News & Announcements
May 8, 2023
When Madison Ebeling began working with 3- to 5-year-old refugees, she said many of them lacked the skills they needed to be successful in a classroom setting.
“They showed little interest in wanting to interact with peers other than their siblings,” Ebeling said. “As you can imagine, [they] become very close with their family. And it’s just a very unfamiliar environment when you’re over in the United States.”
She presented her work as part of the Department of Occupational Therapy’s inaugural occupational therapy assistant (OTA) baccalaureate project presentations on Wednesday, May 3. Members of the department’s new degree program — the first cohort will graduate in the fall — showcased projects they completed over the past three semesters.
Tracking the impact of OT
Ebeling worked with City of Refuge, a Columbia-based nonprofit that helps refugees and immigrants adapt to life in the United States. The organization offers basic need programs, counseling services and professional development opportunities.
After numerous discussions with City of Refuge leadership, she chose to highlight the ways occupational therapy can be beneficial for the children of refugees and immigrants. Some of these children struggle with limited English proficiency, difficulty with acceptance in preschool classrooms, and issues with appropriate behaviors in a classroom setting.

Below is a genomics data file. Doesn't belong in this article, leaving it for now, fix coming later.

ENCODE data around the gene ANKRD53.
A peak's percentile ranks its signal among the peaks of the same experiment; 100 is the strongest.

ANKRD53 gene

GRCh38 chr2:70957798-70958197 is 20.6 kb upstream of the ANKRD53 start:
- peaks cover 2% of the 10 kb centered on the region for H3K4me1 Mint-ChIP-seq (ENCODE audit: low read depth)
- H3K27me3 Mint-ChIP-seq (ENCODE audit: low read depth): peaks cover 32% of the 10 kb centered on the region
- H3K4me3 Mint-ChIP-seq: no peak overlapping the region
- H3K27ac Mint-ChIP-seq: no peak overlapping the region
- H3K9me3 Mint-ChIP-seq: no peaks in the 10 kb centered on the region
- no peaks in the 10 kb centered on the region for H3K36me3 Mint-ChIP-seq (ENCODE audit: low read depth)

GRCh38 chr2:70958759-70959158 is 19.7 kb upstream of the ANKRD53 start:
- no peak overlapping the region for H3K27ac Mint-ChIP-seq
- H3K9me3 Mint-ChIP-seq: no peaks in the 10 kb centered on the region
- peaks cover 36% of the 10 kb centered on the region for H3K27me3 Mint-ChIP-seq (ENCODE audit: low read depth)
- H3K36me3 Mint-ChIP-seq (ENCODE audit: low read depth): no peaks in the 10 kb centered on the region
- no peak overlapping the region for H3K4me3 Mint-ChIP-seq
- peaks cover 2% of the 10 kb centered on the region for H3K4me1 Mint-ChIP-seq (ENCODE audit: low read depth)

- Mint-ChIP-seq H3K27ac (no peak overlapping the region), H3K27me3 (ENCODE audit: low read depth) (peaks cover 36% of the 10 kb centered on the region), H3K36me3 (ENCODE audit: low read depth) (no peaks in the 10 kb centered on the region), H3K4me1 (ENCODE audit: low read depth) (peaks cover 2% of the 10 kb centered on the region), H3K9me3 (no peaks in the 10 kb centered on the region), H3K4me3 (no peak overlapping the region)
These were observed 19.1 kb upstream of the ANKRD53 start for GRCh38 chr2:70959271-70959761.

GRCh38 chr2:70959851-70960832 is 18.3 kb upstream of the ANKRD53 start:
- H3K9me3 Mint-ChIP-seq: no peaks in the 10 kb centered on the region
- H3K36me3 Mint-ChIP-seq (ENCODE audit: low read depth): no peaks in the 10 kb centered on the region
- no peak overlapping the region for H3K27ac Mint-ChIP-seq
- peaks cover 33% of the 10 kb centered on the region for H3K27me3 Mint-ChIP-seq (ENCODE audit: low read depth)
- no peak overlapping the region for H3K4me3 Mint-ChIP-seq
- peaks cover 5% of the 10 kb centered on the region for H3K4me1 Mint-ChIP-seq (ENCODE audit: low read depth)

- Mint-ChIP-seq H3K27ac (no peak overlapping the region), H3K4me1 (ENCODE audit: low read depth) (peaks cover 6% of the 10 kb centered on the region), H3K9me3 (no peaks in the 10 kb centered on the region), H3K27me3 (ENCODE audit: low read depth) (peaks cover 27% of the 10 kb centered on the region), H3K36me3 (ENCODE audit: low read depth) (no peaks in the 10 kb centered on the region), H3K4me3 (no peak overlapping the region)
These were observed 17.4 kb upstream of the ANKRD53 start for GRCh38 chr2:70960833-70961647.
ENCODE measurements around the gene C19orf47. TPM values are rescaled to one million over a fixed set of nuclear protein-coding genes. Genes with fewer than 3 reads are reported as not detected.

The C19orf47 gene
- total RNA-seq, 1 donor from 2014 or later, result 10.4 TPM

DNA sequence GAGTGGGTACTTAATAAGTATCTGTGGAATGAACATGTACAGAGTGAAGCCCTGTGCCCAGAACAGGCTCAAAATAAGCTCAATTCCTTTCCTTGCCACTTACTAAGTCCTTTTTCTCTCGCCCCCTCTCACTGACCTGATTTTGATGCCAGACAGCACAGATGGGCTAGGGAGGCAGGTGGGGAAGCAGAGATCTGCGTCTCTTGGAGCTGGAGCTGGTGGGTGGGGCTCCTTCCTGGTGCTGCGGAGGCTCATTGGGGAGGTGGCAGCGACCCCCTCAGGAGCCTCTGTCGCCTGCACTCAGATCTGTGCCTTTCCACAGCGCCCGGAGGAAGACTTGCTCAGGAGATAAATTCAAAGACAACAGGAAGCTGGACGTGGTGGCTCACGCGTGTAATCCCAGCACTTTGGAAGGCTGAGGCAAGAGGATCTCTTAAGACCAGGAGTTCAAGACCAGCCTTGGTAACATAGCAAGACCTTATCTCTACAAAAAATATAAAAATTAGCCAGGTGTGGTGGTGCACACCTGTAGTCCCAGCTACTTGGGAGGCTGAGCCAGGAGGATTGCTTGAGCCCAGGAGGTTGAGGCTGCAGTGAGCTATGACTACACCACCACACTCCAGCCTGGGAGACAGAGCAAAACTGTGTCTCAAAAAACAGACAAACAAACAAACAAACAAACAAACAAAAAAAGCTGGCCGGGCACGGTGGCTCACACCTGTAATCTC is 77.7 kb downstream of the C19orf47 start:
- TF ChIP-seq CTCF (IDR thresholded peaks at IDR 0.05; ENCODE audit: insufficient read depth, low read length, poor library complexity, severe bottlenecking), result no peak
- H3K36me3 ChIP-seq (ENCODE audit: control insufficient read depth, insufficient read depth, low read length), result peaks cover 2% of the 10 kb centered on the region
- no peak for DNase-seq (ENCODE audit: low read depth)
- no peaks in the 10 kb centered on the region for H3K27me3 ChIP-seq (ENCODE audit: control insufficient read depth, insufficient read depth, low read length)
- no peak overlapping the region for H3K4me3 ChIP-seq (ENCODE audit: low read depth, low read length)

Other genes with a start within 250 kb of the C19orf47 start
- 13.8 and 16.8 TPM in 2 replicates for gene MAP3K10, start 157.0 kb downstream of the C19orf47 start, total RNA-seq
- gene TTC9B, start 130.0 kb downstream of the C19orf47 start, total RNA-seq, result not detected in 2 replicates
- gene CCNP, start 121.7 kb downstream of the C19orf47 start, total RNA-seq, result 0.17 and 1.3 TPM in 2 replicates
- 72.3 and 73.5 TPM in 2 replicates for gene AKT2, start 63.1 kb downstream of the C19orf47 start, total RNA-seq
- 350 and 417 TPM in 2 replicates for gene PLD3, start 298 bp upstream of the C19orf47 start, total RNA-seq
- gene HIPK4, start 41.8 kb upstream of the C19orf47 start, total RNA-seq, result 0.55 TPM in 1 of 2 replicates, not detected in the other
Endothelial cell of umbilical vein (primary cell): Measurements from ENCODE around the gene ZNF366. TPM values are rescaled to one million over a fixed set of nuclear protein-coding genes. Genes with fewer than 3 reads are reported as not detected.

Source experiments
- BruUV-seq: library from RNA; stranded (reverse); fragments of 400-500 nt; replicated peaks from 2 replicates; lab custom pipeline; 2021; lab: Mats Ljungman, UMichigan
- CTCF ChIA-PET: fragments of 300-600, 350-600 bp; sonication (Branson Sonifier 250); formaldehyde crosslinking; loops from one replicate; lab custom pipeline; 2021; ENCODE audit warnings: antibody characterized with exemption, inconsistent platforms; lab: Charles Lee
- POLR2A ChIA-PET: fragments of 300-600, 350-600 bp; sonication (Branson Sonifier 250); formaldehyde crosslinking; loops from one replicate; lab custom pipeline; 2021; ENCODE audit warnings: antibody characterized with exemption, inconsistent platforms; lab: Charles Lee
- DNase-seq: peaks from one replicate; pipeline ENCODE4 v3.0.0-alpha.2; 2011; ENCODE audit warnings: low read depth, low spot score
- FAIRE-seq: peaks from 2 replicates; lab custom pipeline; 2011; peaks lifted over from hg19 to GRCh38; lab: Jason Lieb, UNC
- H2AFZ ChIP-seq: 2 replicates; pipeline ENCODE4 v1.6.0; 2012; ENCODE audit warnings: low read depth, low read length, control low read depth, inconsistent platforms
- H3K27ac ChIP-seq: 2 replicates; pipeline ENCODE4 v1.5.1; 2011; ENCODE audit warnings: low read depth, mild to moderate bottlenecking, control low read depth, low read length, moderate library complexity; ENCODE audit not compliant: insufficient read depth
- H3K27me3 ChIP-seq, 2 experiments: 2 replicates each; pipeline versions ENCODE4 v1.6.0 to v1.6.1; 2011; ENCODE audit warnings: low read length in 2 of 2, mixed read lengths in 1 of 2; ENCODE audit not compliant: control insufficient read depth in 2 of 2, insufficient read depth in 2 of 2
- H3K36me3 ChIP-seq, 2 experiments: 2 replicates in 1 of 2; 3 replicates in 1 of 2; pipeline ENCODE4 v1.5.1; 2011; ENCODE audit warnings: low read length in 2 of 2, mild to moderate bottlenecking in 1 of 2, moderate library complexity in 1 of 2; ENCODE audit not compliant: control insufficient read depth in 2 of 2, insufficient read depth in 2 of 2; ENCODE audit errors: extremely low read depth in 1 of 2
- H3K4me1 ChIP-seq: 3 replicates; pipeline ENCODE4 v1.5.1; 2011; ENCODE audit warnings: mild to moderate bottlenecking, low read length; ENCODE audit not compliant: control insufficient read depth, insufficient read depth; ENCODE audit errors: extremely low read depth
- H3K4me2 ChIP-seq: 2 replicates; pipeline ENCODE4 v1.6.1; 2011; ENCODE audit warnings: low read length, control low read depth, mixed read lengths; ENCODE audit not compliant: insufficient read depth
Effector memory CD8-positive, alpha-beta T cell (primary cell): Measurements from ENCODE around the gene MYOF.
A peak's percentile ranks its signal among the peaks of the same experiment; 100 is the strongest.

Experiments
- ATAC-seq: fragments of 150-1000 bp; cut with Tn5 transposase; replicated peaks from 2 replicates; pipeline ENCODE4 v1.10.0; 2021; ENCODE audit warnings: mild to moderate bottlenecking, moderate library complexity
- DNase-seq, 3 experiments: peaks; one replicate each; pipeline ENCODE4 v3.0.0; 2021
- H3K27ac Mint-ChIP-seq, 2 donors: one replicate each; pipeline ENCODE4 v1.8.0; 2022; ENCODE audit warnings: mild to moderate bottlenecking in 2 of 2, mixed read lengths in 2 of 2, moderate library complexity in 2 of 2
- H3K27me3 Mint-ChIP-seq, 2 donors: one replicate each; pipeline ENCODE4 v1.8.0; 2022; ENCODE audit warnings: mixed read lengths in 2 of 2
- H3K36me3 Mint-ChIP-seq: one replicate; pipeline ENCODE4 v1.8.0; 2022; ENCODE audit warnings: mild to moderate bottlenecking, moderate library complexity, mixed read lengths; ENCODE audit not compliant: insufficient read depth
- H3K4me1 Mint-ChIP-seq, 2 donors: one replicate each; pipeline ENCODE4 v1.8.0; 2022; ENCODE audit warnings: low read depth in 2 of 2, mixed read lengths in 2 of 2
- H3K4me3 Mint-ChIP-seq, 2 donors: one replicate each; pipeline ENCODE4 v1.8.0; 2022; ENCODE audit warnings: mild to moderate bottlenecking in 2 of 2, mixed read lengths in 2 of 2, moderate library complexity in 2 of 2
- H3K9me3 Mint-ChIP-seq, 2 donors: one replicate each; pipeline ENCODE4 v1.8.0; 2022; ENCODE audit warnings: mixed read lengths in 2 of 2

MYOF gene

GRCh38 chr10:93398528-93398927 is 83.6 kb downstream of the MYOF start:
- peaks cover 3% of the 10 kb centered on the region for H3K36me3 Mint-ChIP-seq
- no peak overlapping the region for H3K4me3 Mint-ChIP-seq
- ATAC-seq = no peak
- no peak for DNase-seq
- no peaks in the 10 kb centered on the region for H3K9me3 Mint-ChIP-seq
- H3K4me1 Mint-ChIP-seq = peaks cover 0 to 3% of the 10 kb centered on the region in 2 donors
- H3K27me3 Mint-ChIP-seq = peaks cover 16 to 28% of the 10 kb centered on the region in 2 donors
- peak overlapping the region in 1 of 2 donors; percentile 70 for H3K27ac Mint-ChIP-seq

“There’s a lot of research out there about the occupational therapy need within the population, but there’s not much of what happened after it was implemented,” she said.
Stephanie Allen, an assistant teaching professor and director of the baccalaureate OTA program, said the projects are designed to provide in-depth experience in clinical practice skills, administration, leadership, advocacy, and/or education.
Students are able to complete the projects individually or as a group, but they must demonstrate the application of knowledge gained through the OTA program.
“It’s all at their creativity and liberty to do whatever interests them,” Allen said. “I tell them they really need to be in love with their topic and identify something they’re not going to grow tired of.”
Setting the standard
OTA student projects ran the gamut in terms of interests. Some students worked with Boone County Family Resources to test the impact of community wellness programs on the mental health and physical participation of people with intellectual disabilities. Another OTA student collaborated with doctoral OT students and the MU Health Care Children’s Therapy Center to examine effective OT intervention for caregiver self-efficacy.
Mizzou is the first public institution in Missouri to offer a bachelor’s degree in OTA. Allen said the program further differentiates itself by requiring students to complete these baccalaureate projects as the culmination of the didactic portion of their education.
“It really sets us apart,” Allen said. “Our students put extensive scholarly work into practice and then disseminate their findings through the completion of these project presentations.”
As for Ebeling’s project, she ended up hosting weekly sessions with the young children that included everything from playing with blocks and running around on playground equipment to visiting a petting zoo. Over the course of their time together, she observed kids showing more interest in participating and playing with others, being more willing to ask for help and learning to wait for their turn on activities.
Ebeling said the program will be continued by two OTA students starting next fall. Additionally, she said City of Refuge plans to create a program for this age group of students.
“The kids have shown ample progress,” she said. “It really shines a light on why OT is so needed in programs like this.”